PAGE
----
There's Bad News For People Who Love Smoking Those E-Cigarettes

There's Bad News For People Who Love Smoking Those E-Cigarettes
Source: AP

The news: The science on e-cigarettes isn't conclusive, but the American Heart Association has seen enough to make up its mind. In the organization's first policy statement on e-cigs, the AHA announced that they're concerned e-cigarettes are a "Trojan horse" for creating the next generation of smokers and urged e-cig smokers to only turn to them as a last resort.

"[In] general, the health effects of e-cigarettes have not been well studied, and the potential harm incurred by long-term use of these devices remains completely unknown," write the report's authors. 

The report concludes that while current data argues some e-cigarettes appear to be less harmful than traditional cigarettes, in the long run and with more data, it seems these devices probably pose of an overall greater health risk than regular cigarettes. Additionally, e-cigs threaten to maintain or increase the tobacco dependence that has been on the wane between generations.

What do they want to happen? The AHA called for cigarettes to be regulated like tobacco, including preventing minors from buying them and imposing a ban on flavored products. Notably, they also recommend an indoor ban on e-cigarette use, which seems to indicate that the secondhand effects of e-cigs may be just as harmful as their analog counterparts. 

However, the AHA is not opposed to all e-cigarette use, according to lead paper author Aruni Bhatnagar:

"If someone refuses to quit, we're not opposed to them switching from conventional to e-cigarettes ... Don't use them indefinitely. Set a quit date for quitting conventional, e-cigarettes and everything else. We don't think that will be the long-term or useful way to look at it because e-cigarettes may continue and fuel nicotine addiction. Nicotine is not innocuous — it's known to be harmful and have cardiovascular effects."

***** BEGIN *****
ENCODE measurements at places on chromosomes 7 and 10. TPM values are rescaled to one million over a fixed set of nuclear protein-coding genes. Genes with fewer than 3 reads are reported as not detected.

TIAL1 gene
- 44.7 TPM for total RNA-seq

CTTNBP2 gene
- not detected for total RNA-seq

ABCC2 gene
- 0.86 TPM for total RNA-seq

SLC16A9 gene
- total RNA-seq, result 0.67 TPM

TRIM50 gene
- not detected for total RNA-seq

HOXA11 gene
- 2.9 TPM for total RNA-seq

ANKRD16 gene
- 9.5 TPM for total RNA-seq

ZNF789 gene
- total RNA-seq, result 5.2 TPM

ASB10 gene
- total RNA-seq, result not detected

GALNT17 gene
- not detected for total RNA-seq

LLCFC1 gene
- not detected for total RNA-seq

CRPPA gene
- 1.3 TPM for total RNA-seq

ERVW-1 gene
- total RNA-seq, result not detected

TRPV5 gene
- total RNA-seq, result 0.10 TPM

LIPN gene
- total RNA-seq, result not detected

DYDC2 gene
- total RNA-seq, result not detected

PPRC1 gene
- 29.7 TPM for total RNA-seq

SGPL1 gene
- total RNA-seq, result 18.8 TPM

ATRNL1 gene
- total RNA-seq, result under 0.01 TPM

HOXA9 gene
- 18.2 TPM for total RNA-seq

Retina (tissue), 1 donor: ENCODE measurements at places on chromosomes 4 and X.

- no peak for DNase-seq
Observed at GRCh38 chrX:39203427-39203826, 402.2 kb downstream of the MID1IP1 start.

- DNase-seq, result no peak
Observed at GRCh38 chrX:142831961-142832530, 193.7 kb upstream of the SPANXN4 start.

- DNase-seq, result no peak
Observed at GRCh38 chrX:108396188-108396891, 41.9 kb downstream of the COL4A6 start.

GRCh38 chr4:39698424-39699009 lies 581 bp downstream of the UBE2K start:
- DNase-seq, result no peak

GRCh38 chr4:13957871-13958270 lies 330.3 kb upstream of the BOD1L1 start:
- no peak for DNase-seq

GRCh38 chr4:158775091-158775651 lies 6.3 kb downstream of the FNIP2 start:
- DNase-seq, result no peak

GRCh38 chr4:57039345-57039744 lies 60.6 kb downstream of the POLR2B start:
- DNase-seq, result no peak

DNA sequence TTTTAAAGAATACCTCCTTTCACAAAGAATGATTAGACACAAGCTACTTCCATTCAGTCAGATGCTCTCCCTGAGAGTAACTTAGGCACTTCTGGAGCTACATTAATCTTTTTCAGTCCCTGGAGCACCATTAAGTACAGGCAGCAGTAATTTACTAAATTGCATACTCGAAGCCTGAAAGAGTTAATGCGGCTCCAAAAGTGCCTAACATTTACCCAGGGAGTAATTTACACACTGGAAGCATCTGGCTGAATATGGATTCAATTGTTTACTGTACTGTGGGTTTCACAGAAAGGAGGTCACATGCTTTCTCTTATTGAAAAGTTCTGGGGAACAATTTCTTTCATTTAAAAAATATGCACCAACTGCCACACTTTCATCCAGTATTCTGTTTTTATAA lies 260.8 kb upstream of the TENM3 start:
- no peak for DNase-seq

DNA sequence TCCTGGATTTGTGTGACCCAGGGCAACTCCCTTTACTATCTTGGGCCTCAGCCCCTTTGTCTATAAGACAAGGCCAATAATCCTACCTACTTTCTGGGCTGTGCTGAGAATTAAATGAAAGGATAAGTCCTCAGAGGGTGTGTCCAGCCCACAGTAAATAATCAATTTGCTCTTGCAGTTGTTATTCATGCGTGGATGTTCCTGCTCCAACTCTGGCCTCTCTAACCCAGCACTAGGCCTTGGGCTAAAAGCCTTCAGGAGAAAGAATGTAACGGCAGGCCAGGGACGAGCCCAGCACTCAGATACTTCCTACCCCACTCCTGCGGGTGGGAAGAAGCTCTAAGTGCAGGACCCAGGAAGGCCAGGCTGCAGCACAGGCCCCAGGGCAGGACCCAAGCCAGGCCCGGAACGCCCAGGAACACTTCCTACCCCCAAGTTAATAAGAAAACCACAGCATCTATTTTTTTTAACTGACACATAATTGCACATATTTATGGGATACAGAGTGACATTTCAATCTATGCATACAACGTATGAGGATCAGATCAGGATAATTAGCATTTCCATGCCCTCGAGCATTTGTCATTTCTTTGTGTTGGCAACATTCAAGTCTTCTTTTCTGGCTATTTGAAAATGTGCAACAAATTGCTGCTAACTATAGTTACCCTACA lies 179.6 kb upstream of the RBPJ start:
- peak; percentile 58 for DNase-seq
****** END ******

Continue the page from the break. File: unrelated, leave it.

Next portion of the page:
The report cautions that there's little to no evidence that e-cigarettes are a proven cessation tool, citing one study that demonstrated high efficacy but others indicating e-cig smokers continue to smoke regular cigarettes as well as have lower rates of tobacco abstinence.

Mostly, the AHA is concerned about high levels of youth use and is worried that the lack of regulation in the e-cig industry is encouraging marketing to children to build a customer base. Since a large majority of smokers begins before the age of 18, the AHA wants strict regulations to limit their availability to minors.

These concerns are shared by the World Health Organization, which announced Tuesday it is seeking for governments to ban indoor vaping and sales to minors, as well as prohibit e-cigarette manufacturers from making unproven health claims.

What does it mean for me? If you're a fan of e-cigarettes, then the AHA's warning may not mean much (and is prone to misinterpretation). But it's yet another reminder that the science is still very much out on e-cigarettes, which may turn out to be a much less helpful cessation aid or harm reduction technique than the industry claims.

As the scientific consensus develops, there's a good chance that what follows will be tighter regulation of e-cigs, much like the ones targeting regular tobacco. So in the future, there's a good chance vaping in bars and open sales for minors will be going away.

How much do you trust the information in this article?

Tom McKay

Tom is a staff writer at Mic, covering national politics, media, policing and the war on drugs. He is based in New York and can be reached at tmckay@mic.com.

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